Senate Democrats are also erecting new barriers to middle-class ascent. A family of four making $54,000 would pay $4,800 for health insurance, with the remainder coming from subsidies. If they work harder and raise their income to $66,000, their cost of insurance rises by $2,800. In other words, earning another $12,000 raises their bill by $2,800—a marginal tax rate of 23%. Double-digit increases in effective tax rates will have detrimental effects on the incentives of millions of Americans.

Why does it make sense to double down on the kinds of entitlements already in crisis, instead of passing medical malpractice reform and allowing greater competition among insurers? Why should middle-class families pay more than $2,000 on average, by my estimate, in taxes in the process?

Middle-class families have it tough enough. There is little reason to believe that the pain of the current recession, housing downturn, and financial crisis will quickly fade away—especially with the administration planning to triple the national debt over the next decade.

The promise of real reform remains. But the reality of the Democrats’ current effort is starkly less benign. It will create a dangerous new entitlement that will be paid for by the middle class and their children.

So there it is and the Democrats are acting like this is a groundbreaking victory when, in fact, it is higher taxes and will leave 25 million people still uninsured. Enough with the government incompetence on this issue, it sickens me.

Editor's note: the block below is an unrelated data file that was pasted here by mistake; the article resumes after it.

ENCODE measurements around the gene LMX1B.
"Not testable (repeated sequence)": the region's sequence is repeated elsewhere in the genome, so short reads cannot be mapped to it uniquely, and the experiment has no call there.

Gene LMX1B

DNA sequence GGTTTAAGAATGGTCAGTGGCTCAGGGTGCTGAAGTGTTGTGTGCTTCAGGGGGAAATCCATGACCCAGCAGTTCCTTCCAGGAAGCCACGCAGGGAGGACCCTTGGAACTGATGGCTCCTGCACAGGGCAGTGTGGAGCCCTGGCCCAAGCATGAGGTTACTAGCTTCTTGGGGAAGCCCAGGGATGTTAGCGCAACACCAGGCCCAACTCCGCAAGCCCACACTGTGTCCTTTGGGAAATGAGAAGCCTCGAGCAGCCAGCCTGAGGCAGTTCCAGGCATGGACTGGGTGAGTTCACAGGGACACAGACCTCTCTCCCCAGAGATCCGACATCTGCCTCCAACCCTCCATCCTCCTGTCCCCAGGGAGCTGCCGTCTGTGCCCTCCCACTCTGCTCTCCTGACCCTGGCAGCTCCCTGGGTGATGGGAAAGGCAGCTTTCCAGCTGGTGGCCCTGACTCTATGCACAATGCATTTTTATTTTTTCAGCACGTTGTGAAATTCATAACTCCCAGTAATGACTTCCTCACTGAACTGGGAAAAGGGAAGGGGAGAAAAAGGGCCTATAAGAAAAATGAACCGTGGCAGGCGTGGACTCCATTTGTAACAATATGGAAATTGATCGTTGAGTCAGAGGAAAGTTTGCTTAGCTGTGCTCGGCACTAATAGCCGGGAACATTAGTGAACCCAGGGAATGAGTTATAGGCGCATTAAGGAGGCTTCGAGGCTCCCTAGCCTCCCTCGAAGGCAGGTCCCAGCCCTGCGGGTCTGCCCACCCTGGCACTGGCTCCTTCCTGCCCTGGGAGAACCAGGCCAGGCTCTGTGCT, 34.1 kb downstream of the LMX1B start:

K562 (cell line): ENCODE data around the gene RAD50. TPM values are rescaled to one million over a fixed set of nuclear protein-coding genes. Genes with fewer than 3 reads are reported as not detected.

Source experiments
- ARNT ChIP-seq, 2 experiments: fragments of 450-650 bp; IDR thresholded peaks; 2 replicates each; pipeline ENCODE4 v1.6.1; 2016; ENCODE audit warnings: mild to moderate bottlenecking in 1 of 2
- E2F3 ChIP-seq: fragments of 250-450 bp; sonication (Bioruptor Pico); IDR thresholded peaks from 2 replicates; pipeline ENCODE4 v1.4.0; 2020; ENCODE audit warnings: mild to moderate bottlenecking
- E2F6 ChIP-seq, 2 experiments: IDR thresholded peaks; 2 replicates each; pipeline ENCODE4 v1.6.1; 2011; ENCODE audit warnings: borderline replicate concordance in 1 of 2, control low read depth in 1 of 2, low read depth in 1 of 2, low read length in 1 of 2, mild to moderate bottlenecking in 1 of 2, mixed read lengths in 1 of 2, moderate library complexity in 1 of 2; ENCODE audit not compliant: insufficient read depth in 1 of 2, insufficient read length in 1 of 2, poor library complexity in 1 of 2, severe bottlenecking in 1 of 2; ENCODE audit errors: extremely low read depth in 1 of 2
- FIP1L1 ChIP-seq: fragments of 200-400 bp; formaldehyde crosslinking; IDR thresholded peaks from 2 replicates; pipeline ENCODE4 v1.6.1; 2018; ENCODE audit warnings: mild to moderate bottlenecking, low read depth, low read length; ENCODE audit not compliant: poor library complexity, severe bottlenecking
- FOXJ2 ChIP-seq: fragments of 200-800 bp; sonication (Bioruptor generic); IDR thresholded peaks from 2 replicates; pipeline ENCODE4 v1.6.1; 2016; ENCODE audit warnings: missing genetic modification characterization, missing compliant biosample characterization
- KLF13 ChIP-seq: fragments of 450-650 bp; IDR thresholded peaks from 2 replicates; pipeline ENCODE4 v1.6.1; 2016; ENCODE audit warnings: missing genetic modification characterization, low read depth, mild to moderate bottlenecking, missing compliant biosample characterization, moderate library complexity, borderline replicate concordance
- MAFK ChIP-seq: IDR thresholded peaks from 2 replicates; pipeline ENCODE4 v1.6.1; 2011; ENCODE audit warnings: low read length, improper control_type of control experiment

The solutions, as they always have, will come from the private sector, not the morons in Washington trying to pass obscure bills in a finance committee which don’t even accomplish what Democrats allege is needed.

Luckily, for the sake of the country, Republican Sen. Mitch McConnell says it won’t get far:

WASHINGTON, D.C. – U.S. Senate Republican Leader Mitch McConnell made the following statement Tuesday regarding the Finance Committee vote on partisan health care reform:

“Sen. Snowe called me this morning to let me know that while she continues to have serious, substantive policy reservations with this proposal, she wanted to keep the process moving. I share her concerns about the direction of this bill once it leaves the committee, and her call for transparency before we vote to proceed to any bill on the floor.

“The fact is, this proposal will never come before the Senate. But what we do know is that the bill written behind closed doors here in the Capitol will be another 1,000-page, trillion-dollar Washington takeover. We know it will slash a half-trillion dollars from seniors’ Medicare, add new taxes and raise premiums. That’s not reform.”

Amen to that, lets hope it goes nowhere. Americans are opposed to government growth and government control of health care, when will the arrogant politicians acknowledge this fact?

Keep fighting for the real solutions.